(TFC) – Diversion safes aren’t really “safes” most of the time. They typically don’t lock. The appearance of the item stops people from believing it would contain anything of value. Most people have seen the soda can that has a bottom that unscrews to reveal a hidden compartment. That is a diversion safe, and they become much more advanced.
Diversion safes require two things. They must be something nobody will take due to its value or the desire to use it, which is why the soda and beer cans with the false bottoms are a bad idea. They must also be camouflaged and appear natural. If it is out of place, someone will notice it and investigate it.
Building your own: Perhaps fabricating your own diversion safe to match your surroundings is best. You’re only limited by your imagination. You need to determine the size of the item or items you wish to hide and then think about the items in your home. Old paint cans in the garage, shampoo bottles in the shower, and so on make great safes. If you’re looking to conceal a large item or a lot of small items, you could camouflage a PVC pipe to appear as if it is part of the water heater in your home and fill it with your valuables. Another possibility is to make the safe out of something nobody wants to touch, like the plastic holder for your toilet bowl brush.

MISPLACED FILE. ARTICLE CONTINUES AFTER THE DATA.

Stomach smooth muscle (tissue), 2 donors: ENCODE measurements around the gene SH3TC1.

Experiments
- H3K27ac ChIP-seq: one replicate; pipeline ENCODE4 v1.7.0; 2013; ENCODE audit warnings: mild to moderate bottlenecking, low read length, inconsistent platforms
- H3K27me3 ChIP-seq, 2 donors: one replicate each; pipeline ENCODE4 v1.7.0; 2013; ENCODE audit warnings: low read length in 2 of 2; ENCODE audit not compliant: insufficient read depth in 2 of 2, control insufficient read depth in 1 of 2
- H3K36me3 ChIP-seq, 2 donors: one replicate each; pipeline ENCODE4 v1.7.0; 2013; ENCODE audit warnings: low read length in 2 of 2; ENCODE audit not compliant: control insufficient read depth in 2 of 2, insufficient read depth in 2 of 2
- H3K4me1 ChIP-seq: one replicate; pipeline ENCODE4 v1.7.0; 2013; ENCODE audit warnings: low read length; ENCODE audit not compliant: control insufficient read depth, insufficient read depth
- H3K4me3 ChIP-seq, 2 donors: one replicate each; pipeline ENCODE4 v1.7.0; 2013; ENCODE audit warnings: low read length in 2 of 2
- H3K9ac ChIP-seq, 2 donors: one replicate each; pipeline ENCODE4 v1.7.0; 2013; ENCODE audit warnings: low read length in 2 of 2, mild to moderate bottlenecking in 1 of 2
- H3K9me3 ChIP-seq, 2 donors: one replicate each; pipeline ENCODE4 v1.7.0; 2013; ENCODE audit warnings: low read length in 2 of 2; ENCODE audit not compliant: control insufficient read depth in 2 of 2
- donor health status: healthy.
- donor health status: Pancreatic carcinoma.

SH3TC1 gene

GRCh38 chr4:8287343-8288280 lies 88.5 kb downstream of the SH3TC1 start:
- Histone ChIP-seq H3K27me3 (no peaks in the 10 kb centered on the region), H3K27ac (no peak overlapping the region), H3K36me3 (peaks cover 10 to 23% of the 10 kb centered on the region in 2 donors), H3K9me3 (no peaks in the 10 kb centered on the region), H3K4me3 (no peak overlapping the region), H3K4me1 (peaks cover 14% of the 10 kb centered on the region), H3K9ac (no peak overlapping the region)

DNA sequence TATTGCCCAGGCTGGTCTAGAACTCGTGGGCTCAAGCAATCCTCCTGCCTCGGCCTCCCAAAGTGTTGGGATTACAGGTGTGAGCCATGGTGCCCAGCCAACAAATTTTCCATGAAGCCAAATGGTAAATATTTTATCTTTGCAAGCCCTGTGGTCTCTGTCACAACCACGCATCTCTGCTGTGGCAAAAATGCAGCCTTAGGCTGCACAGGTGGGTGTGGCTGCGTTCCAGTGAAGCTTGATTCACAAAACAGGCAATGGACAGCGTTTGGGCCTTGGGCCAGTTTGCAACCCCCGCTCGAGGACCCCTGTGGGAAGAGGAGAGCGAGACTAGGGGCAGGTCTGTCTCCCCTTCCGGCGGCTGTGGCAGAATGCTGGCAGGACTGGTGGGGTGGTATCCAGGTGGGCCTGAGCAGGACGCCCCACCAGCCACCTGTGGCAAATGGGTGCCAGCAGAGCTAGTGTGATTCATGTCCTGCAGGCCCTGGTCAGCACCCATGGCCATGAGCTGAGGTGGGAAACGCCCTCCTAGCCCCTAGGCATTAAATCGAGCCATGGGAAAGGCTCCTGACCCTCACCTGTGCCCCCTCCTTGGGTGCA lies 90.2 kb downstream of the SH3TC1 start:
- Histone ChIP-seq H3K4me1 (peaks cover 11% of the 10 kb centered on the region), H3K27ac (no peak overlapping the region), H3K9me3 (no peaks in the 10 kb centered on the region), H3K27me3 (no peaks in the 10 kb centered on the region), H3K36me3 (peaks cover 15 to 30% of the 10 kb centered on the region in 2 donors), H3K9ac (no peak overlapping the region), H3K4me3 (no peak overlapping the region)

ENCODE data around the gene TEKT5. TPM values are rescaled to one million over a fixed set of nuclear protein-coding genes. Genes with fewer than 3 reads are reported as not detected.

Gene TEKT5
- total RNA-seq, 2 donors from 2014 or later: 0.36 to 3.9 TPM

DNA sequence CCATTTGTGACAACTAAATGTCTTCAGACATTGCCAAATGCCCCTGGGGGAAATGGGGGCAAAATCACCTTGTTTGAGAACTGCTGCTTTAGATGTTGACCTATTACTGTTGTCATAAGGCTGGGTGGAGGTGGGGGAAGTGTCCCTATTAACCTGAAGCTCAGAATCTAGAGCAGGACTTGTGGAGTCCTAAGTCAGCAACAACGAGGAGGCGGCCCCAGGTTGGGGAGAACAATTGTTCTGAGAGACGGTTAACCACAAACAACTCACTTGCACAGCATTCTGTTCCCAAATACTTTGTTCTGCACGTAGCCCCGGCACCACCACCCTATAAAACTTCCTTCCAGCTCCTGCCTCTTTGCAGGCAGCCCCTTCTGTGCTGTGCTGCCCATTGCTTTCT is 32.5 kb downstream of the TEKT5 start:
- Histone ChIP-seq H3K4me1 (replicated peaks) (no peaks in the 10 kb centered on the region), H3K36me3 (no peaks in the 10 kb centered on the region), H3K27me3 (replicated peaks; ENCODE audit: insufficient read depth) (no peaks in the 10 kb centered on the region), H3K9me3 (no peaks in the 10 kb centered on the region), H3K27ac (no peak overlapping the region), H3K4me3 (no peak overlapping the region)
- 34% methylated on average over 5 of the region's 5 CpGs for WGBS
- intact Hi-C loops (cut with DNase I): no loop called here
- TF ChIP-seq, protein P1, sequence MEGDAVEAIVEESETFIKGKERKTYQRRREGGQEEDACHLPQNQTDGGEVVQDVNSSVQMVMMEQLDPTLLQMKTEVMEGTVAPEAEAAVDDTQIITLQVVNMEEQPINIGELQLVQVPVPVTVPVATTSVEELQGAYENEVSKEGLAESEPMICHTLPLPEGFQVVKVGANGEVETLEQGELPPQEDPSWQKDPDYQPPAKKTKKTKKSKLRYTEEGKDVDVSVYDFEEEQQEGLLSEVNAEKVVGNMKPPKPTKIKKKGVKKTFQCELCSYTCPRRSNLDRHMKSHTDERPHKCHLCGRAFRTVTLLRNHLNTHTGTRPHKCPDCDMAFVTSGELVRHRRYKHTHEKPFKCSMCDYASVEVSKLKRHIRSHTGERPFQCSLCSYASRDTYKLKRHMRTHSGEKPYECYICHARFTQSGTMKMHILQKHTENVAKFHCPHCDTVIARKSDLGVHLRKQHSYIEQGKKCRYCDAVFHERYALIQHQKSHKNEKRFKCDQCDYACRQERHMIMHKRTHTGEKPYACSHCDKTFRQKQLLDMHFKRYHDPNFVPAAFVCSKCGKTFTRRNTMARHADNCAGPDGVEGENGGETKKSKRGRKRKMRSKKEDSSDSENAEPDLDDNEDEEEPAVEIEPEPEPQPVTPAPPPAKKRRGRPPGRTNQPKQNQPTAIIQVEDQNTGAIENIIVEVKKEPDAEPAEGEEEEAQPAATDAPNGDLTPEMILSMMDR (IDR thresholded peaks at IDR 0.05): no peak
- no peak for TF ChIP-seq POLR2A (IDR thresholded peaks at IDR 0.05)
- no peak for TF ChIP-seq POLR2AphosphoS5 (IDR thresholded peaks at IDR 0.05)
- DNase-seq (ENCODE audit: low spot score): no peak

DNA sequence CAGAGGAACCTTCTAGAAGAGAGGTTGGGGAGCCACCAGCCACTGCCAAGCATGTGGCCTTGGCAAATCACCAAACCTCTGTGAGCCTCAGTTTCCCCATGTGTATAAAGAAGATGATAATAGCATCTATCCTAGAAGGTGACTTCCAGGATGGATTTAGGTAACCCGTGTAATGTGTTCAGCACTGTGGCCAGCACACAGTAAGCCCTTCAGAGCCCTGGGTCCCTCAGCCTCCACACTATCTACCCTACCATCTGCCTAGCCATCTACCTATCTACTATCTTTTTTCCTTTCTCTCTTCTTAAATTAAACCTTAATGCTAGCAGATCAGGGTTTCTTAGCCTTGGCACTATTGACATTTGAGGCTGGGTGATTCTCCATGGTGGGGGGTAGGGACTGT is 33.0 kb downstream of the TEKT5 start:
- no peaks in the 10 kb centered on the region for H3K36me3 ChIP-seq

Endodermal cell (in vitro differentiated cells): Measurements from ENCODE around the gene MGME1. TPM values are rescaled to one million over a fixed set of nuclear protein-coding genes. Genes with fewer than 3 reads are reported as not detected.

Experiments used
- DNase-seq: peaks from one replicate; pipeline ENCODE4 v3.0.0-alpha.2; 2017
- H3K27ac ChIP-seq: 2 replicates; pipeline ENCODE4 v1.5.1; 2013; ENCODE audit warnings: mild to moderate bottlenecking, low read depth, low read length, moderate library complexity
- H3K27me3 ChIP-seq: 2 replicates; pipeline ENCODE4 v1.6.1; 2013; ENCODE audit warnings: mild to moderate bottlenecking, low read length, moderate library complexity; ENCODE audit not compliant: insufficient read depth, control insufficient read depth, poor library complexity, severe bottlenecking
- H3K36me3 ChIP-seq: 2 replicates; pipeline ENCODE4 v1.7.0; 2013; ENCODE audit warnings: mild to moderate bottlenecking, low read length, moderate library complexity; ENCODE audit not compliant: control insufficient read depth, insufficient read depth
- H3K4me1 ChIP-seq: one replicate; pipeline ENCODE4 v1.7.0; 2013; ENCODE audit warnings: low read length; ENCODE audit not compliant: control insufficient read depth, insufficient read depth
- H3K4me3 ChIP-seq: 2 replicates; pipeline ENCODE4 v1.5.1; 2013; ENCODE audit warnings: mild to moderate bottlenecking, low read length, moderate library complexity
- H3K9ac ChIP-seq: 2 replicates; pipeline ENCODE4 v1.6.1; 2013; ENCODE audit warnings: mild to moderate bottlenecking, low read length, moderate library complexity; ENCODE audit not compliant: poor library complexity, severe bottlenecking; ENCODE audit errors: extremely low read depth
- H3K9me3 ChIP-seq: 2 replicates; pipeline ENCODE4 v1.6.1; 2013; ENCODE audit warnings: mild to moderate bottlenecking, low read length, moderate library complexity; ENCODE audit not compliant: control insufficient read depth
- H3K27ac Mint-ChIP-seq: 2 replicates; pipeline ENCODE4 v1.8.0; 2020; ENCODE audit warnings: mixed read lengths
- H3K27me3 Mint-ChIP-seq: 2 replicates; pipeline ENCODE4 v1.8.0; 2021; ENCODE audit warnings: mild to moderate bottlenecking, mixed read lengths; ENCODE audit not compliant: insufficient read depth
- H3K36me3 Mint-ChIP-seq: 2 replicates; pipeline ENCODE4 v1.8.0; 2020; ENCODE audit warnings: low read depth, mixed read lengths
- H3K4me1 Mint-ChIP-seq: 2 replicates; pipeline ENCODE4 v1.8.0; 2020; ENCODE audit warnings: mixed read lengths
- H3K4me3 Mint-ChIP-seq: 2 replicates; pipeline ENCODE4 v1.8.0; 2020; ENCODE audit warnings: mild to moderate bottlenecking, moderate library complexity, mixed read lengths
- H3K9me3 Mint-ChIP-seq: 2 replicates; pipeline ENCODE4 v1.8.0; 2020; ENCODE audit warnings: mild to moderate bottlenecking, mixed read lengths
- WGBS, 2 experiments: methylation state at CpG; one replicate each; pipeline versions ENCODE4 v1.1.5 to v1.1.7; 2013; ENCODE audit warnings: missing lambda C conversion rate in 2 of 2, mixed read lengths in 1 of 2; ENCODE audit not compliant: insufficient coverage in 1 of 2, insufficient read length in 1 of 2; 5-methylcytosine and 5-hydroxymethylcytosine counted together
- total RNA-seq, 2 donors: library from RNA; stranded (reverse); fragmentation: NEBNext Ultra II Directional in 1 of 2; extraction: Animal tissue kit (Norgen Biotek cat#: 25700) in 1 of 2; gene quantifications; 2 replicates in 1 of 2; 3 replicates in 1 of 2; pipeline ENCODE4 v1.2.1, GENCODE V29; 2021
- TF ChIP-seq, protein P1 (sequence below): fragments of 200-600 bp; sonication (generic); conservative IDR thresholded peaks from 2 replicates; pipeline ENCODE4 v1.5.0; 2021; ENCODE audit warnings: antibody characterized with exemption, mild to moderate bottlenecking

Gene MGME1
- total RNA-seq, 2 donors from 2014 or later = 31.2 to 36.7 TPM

Commercially produced safes: There are more on the market than you can probably imagine. However, many are known to those who would be looking for your valuables. This is where camouflage really matters. If you purchase a commercially produced paint can for example, it may not have the same labeling as your other cans and it stands out. You can mitigate this by splashing some paint on the outside of the can and leaving it in the sun to fade the labeling. Any commercially produced safes need to be camouflaged better than one that already appears natural.
If you’re looking to conceal items for a long period of time, read TFC’s article on caches.